In 1939 General Gorge C. Marshall US Army Chief of Staff directed U.S. Army General George A. Lynch to “Make a study for the purpose of determining the desirability of organizing, training, and conducting tests of a the small detachment of air infantry with a view to determine whether or not our army should contain a unit or units of this nature”

Many in the military disagreed with this philosophy and argued that the airborne force was not needed for America during World War II.

Despite this thinking General Marshall gave his approval on July 25, 1940 to immediately establish a parachute test platoon to test the development of airborne troops.

The original test platoon was 48 paratroopers 2 officers and 46 enlisted. The platoon started training and developing equipment and policies that would be used by future airborne forces. Many of the techniques developed then are in use today.

During the original testing during the test platoon’s third week they were sent to Safe Parachute Company, Hightstown, NJ (Robbinsville former Washington Township) because there were two 150-foot towers left over from the 1939 World’s Fair. The original test platoon spent 10 days in New Jersey before returning to Georgia.

After additional testing and successful demonstrations by the test platoon the war department activated the 501st Parachute Infantry Battalion, on October 1, 1940 and located at Fort Benning Georgia.

Lawrence Taylor, Sr. President of the Special Forces Association, Chapter 19 for the State of New Jersey continued and stated that Amelia Earhart was the first one to jump off of a 115 foot tower in Jackson, NJ on June 2, 1935.

In 1934, Stanley Switlik and Amelia’s husband, George P. Putnam formed a partnership and created the first parachute jump tower in the US. The tower was located where Great Adventure is today. Switlik Parachute Company formed in 1920 and is still operating in Trenton and Hamilton Township, NJ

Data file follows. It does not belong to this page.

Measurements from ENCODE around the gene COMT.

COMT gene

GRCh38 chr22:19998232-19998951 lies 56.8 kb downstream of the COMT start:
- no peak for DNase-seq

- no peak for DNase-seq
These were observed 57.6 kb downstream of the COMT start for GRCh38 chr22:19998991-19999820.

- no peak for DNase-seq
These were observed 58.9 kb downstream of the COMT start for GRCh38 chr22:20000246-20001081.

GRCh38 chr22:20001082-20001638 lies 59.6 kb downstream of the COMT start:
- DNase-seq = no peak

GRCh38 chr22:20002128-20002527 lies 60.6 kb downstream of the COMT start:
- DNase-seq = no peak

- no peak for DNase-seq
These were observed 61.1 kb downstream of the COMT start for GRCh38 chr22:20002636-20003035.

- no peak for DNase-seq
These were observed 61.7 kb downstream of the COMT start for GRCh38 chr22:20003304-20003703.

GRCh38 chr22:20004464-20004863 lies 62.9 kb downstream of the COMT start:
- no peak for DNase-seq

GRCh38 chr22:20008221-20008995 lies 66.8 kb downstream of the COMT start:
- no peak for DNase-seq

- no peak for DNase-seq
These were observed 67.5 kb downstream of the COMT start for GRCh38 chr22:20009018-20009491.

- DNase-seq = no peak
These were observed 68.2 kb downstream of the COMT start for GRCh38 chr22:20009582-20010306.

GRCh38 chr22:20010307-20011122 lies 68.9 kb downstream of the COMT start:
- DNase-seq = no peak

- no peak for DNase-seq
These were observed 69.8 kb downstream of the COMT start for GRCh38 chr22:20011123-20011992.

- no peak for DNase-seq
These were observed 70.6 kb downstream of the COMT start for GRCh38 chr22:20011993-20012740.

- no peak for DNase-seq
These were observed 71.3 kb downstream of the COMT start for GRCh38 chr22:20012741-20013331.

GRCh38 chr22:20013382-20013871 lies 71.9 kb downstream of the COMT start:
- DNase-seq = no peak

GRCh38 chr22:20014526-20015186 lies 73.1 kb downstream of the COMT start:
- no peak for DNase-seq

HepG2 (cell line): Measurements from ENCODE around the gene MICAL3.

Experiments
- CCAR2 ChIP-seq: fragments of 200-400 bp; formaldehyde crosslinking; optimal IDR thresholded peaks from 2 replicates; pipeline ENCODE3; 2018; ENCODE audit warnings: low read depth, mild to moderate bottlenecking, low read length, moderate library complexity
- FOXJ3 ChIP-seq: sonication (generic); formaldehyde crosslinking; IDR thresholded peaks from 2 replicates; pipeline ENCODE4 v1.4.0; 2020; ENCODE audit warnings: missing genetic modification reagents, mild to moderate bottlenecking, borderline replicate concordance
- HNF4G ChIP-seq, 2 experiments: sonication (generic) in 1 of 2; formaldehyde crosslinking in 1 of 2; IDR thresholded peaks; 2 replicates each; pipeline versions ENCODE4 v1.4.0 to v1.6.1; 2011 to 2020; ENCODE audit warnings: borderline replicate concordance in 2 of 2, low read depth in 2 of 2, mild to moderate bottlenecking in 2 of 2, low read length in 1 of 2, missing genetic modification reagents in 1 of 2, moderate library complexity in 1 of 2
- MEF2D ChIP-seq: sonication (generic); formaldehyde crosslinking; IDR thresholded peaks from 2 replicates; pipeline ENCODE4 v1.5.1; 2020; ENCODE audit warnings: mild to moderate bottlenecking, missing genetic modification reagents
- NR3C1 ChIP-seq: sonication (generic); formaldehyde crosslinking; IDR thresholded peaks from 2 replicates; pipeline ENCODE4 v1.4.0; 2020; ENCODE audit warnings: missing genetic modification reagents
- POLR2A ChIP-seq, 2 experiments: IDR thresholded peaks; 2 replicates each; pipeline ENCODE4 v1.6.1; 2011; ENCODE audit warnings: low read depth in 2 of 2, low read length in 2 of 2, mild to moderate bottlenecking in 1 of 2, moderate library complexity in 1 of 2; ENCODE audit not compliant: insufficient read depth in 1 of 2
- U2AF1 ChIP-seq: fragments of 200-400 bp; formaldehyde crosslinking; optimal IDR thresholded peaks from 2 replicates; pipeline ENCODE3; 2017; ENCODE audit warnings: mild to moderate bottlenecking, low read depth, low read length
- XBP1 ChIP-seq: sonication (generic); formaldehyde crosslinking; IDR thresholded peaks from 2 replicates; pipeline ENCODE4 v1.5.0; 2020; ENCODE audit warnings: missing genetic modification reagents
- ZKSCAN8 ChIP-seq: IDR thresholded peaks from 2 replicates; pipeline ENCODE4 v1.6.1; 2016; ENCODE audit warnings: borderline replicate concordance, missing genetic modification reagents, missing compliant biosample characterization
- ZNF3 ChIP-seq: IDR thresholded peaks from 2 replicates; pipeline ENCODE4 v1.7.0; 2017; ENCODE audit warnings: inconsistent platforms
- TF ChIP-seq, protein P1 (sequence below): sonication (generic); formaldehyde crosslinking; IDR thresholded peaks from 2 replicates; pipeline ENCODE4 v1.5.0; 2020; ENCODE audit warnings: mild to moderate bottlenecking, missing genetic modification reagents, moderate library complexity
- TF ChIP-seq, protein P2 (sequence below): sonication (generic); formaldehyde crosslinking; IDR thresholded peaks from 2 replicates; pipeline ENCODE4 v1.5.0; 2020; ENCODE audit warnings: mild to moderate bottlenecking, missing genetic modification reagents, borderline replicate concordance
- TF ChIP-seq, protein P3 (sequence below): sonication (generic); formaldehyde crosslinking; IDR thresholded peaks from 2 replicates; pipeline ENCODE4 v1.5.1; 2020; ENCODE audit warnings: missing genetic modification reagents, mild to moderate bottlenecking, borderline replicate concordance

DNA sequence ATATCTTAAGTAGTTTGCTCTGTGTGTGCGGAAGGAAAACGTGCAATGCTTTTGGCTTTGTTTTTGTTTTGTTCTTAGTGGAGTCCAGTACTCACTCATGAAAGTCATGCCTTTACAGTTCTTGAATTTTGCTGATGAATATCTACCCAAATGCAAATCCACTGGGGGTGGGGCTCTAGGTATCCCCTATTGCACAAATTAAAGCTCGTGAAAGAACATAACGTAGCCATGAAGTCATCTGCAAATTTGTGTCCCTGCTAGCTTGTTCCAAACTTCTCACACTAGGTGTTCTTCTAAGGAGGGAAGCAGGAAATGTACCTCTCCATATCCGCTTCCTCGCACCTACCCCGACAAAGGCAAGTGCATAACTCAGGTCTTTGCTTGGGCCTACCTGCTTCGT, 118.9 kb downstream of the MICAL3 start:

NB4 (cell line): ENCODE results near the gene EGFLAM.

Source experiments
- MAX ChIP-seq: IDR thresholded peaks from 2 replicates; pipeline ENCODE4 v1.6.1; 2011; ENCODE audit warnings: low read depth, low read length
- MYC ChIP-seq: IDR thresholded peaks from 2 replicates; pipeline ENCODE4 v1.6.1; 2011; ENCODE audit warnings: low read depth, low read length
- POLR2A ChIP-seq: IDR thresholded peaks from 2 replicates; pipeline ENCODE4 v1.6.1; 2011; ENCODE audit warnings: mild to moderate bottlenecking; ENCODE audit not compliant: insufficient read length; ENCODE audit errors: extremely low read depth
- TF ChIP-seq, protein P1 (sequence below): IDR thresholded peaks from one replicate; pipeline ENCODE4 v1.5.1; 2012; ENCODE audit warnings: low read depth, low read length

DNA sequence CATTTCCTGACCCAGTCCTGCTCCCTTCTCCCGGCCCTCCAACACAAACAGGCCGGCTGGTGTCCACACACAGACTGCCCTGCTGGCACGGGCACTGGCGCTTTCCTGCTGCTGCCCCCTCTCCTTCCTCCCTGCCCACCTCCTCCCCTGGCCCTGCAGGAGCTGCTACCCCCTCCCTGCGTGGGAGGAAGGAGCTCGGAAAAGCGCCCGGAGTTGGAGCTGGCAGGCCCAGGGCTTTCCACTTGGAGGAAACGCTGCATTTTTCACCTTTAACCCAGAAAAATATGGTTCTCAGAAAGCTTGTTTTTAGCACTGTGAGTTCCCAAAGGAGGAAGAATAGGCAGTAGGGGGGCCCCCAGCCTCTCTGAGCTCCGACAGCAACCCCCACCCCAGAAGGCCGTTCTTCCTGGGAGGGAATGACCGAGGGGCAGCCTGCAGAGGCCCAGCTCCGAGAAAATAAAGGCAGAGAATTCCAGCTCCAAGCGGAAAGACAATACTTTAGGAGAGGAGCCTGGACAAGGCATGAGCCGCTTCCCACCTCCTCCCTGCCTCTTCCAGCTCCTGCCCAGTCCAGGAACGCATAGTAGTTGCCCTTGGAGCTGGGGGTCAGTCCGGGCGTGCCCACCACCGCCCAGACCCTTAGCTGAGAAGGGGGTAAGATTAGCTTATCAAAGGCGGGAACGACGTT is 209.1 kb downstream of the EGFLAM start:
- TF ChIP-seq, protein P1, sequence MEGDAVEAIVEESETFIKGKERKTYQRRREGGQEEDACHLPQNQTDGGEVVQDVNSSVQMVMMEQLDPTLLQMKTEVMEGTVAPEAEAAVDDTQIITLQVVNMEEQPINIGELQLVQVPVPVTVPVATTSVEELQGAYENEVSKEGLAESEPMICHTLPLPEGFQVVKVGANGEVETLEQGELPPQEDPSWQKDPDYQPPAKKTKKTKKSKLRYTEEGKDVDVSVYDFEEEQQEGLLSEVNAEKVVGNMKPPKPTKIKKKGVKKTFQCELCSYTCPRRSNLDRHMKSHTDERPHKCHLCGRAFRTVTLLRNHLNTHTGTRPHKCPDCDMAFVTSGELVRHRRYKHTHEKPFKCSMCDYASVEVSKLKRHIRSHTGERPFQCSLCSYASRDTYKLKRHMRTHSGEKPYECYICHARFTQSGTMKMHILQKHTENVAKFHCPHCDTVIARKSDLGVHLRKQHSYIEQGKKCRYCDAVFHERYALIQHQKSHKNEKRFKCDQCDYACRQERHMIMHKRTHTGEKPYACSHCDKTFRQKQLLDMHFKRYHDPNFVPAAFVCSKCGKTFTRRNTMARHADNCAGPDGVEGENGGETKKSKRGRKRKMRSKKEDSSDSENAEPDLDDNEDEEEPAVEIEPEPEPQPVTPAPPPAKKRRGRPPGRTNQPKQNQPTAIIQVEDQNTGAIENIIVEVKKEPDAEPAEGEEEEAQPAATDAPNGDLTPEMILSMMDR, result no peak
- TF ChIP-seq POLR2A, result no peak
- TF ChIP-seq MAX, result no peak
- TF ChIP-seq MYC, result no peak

Remembering The Mercer Oak, 20 Years Since Mercer Oak Fell From Wind Storm

March 2, 2020 Updated March 3, 2020 to add GoFundMe see link below.

PRINCETON, NJ (MERCER)–On March 3, 2000 the “Mercer Oak” approximately 300 years old at the time, fell due to a strong winds from a storm. The oak tree was named after Hugh Mercer who was a brigadier general under George Washington in the Continental Army during the American Revolution.

General Mercer was stabbed by an English soldier January 3, 1777 and found refuge under the tree during the Battle of Princeton as the Continental Army stood its ground. When the battle was over General Mercer was taken to the nearby Clarke House where he died nine days later from battle wounds.

A sapling from the original Mercer Oak was planted in its place.

Mercer County NJ was named after Brigadier General Mercer and the site is preserved as Princeton Battlefield State Park.

1988-89 AHS Wrestling

February 17, 2020

ALLENTOWN, NJ (MONMOUTH)–Some sports had the weekend off so here is a flash back to December 29, 1988, almost 32 years ago. Allentown HS held what appeared to be at least a dual wrestling meet at home. No IDs on the photos but there were enough negatives from this match to put a gallery together.

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Remembering 2000-01 Girls and 1988-90s Boys Allentown Basketball Teams

February 16, 2020

ALLENTOWN, NJ (MONMOUTH)–Since we are starting the MCT basketball tournament this week enjoy these photos ranging from 20 to over 30 years ago. These were (except for Steinert game below) in what is now called the “old gym” and photographs were taken using a flash, a 35 mm camera with a slow motor drive that had a manual focus lens. Today we have high quality digital cameras, fast frames per second, auto focus, high iso with fast lenses that eliminate the need for flash at most venues and almost instant feedback looking at results on back of camera.

The boys game below is believed to be around 1989-1990 due to the negatives it was stored with. Still looking for more of that game and some others from the past.